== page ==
Today American Idol filled one of the vacant judge spots with superstar/singer Mariah Carey. I have a lot of gay male friends who will tune in to watch their diva critique the contestants. Two of the shows seats were recently vacated by Jennifer Lopez and Steven Tyler. Lately the judges from American and Idol and X Factor have been making the biggest splash in the news, hence the problematic trend with these shows, but I will get to this problem. The main problem is quantity vs. quality. When I talk about quantity with respect to reality television I am speaking to their need to try and "compete" and have the "next big thing" on the air.
At the moment I can name five reality competition programs about singing: American Idol, The Voice, X Factor, Duets, The Glee Project, and two shows that were cancelled, The Sing Off, Going Platinum. Five is not a large number, but is there something that makes each show unique? I have seen 3 of the five shows still on the air, I have avoided The Glee Project and Duets. I regularly watched American Idol during the first three seasons and after that on and off until Adam Lambert lost proving this show likes washed out white male guitar players. X Factor was Simon saying I want to go do my show I did in the UK on my own in the states, the show only had one unique factor asking, do you have the X Factor? What does that even mean? The Voice has swivel chairs and contestants are judged purely on their voice, until the judges see them and America votes. I can't comment on Duets but Glee's reality program seems to be in place to provide cheap talent for the regular series. This is the state of music competition programs today.
Let's go back to the beginning (in the States). Although the root of the first major series in this vein is an Australian/Brit combo. The original show in Australia was entitled Popstars, and soon after Nigel Lythgoe saw the series he brought it to Britain and renamed the show Pop Idol. The team on Nigel Lythgoe, Simon Fuller, and Simon Cowell combined their concepts and brought the show to United States where Rupert Murdoch's daughter convinced her father to buy the show; he did, it was renamed American Idol, and it debuted in the Summer of 2002.
One thing that hooked American audiences from the start was the panel, whom all were musicians or worked as producers, or choreographers. The first was often realistic Randy Jackson (still with the show) who was a member of Journey, and has played with Carlos Santana, and many other musicians. The next was the middle judge pop star from the 90s Paula Abdul whose positivity often seemed as though she was straight up high. Finally American audiences fell in love with the judge in the third seat Simon Cowell whose snark combined with his accent made him hard to hate with his blunt statements. Throw in some eager talented hopefuls eager to want to make it big, and some terrible singers thinking they could make it big. Then of course in the first season there was also the element of the host or well hosts playing nice between the contestants and the judges Ryan Seacrest and the forgotten Brian Dunkleman.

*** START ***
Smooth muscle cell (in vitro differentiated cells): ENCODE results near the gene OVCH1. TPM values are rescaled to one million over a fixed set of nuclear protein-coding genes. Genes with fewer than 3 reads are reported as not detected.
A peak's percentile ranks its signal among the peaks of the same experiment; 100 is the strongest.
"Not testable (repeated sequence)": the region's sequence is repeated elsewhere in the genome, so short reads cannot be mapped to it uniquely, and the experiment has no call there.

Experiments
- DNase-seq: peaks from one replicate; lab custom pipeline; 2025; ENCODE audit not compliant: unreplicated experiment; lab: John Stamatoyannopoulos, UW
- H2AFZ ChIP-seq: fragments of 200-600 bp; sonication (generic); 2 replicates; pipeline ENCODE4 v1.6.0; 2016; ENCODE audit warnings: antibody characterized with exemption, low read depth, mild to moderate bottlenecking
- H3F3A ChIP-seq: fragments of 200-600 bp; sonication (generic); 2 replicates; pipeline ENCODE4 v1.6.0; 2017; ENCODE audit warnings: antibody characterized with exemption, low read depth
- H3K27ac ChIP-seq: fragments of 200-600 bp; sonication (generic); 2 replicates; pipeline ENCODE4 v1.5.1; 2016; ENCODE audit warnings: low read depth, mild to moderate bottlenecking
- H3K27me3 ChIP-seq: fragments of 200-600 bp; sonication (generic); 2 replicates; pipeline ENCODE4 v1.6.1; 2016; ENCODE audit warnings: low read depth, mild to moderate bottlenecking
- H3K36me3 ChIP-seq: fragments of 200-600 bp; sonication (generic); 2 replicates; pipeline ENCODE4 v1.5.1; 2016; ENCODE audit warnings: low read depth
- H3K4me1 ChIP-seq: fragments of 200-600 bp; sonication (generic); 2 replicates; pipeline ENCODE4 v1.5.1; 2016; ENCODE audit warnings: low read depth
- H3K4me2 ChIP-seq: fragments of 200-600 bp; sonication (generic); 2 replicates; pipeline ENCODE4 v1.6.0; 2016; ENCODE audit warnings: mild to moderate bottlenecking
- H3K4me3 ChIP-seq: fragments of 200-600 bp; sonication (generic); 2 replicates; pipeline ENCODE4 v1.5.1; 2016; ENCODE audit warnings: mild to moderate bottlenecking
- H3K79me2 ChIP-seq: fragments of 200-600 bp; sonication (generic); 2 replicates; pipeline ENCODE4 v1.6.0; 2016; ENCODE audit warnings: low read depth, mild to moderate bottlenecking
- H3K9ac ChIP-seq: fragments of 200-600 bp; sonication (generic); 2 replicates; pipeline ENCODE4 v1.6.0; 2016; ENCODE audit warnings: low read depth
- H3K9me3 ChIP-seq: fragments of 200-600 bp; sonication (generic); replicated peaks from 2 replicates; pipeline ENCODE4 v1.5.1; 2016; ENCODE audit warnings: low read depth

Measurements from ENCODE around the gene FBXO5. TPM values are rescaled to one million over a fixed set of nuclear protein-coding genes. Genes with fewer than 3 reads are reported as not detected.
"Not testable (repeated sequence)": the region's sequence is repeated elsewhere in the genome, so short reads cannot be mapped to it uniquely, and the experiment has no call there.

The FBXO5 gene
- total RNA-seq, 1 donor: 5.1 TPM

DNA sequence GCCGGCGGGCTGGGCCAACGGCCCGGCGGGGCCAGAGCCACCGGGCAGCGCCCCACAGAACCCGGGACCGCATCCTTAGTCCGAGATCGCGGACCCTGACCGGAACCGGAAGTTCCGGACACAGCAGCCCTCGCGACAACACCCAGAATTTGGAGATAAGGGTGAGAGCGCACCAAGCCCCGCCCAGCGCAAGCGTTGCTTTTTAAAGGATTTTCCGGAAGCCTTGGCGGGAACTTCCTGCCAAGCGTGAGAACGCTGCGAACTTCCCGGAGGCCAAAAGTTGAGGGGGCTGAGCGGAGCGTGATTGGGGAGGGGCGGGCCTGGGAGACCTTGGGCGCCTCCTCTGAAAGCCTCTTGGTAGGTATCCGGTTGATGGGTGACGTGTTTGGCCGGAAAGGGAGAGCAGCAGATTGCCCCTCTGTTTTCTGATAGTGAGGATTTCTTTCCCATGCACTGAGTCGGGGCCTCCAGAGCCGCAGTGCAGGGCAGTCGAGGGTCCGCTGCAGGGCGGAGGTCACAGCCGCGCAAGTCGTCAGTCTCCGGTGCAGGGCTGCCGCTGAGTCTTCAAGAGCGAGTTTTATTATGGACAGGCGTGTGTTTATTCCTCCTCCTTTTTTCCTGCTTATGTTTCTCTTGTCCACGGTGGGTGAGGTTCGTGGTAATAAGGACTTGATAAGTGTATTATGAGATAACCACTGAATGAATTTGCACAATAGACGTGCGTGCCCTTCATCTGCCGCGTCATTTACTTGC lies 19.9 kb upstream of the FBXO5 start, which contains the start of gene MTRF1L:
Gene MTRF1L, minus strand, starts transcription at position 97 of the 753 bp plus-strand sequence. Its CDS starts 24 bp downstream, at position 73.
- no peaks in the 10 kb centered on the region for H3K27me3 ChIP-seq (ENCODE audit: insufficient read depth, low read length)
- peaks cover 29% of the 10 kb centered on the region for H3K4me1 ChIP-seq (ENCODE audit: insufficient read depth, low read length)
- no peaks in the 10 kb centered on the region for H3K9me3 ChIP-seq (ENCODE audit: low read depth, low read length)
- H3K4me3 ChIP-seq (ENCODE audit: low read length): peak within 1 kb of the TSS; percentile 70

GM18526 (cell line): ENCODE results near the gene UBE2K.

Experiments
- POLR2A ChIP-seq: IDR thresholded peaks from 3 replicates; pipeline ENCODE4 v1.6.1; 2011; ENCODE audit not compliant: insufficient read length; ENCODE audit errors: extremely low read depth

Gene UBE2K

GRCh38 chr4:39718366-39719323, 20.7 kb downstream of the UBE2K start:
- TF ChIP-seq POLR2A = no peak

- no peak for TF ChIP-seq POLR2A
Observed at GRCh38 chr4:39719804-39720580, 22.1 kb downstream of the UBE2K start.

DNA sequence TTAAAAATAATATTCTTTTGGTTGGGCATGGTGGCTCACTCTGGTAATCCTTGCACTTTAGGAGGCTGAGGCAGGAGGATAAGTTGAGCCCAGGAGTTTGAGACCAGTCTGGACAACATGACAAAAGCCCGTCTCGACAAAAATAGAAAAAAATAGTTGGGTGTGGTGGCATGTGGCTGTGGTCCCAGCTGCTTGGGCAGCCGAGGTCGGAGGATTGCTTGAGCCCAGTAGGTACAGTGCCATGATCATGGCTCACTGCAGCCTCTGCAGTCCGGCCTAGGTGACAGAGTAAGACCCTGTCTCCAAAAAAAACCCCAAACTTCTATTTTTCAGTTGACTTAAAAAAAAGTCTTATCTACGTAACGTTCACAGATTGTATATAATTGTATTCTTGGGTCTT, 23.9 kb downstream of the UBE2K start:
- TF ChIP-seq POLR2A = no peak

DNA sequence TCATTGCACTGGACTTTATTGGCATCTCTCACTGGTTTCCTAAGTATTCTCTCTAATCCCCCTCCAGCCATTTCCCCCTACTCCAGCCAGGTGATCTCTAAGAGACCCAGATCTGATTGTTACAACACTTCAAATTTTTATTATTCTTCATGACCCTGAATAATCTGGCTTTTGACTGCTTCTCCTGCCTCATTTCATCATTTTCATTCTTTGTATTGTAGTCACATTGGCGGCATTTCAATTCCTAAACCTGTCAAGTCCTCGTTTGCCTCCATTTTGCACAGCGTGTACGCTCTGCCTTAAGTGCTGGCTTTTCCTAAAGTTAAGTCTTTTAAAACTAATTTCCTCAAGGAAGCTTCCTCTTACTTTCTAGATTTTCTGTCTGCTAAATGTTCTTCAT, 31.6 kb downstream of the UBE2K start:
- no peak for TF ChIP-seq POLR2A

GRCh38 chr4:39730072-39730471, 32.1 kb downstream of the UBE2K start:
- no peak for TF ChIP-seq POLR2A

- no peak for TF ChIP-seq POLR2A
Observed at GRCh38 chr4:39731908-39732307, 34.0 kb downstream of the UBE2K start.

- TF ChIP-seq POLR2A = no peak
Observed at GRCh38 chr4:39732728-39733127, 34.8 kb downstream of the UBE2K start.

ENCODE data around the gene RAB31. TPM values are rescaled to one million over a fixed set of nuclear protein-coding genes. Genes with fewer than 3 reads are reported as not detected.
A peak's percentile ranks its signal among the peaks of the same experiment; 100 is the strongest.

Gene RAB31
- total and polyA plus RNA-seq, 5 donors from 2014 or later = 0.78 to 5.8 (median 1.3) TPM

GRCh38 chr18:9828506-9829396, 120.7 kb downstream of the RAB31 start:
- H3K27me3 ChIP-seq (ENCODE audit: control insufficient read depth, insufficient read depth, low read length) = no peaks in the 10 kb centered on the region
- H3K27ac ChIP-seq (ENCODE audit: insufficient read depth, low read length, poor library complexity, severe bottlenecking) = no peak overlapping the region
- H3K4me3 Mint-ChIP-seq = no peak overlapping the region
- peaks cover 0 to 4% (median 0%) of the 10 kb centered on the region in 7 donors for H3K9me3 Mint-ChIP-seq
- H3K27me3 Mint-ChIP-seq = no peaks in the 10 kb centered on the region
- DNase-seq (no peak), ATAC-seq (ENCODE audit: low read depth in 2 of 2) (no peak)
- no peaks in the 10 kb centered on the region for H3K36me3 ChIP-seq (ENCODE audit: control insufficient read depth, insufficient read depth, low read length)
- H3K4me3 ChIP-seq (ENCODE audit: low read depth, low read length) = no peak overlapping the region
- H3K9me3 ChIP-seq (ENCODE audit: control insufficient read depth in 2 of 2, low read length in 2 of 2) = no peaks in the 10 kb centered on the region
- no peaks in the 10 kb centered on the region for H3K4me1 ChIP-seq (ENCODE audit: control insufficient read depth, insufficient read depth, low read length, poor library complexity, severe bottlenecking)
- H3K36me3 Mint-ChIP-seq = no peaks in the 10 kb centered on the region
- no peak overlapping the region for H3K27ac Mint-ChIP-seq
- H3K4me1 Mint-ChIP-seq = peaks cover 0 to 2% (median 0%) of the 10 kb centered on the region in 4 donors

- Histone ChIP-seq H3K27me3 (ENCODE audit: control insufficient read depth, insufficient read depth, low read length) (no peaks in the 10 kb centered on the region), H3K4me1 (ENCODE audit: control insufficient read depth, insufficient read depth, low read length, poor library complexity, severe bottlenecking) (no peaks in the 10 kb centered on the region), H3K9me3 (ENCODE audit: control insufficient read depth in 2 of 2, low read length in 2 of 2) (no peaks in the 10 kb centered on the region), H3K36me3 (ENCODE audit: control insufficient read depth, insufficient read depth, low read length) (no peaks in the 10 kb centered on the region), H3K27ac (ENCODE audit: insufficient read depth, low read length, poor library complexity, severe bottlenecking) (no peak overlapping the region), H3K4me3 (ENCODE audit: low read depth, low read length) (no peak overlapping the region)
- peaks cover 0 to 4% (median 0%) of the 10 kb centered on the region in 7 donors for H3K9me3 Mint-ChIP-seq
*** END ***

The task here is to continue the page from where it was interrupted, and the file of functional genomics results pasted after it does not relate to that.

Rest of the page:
The show produced some, not many major stars within the music industry namely Kelly Clarkson, Carrie Underwood, Chris Daughtry, and Clay Aiken. These are top four selling artists from the show. When you look at past winners and even losers their album sales are pretty pitiful. Same thing can be said for the other winners/losers of the other reality series. Why continue to make these shows if the artists make no money/get dropped from their labels, the ratings keep slowly dipping, and the judges keep asking for more and more money?
At the moment I would state my main gripe within this vein of reality competition programming centers on the focus on the celebrity judges. In a good reality show the judges are the main stays, they are the returning characters season after season, but they should not be the reason you watch a show. The contestants should matter just as much as the judges, they do not need to become as big as the judges, but the point of these shows like within The Voice is mentorship. Yet within The Voice and American Idol, and now this season of X Factor we are focused on Christina and Adam bickering, Mariah Carey being hired, and Britney Spears judging a singing competition (I am just as puzzled on that fact as many other people are). Then there are the hosts who are either bland, Carson Daly or stealing the spotlight themselves, Ryan Seacrest.
These shows are grasping at straws. Duets marketing proved to try and state they did not need swivel chairs, they were different from all the other shows, and they had a former winner from one. What was the end result, from the word of others something cool in the beginning (like The Voice) that turned out to be the same as the rest of the shows in the end. Proving this genre needs more than a quick fix and a new judge or two. I have been sitting on these thoughts since I decided to watch and finish this season of The Voice. The show ended on such a low note where the winner's name escapes me, and the show flatlined from the fun originality. Maybe America is easily distracted by a spinning chair, and shows need more than then cheap gadgets to revive a genre. All signs point to yes.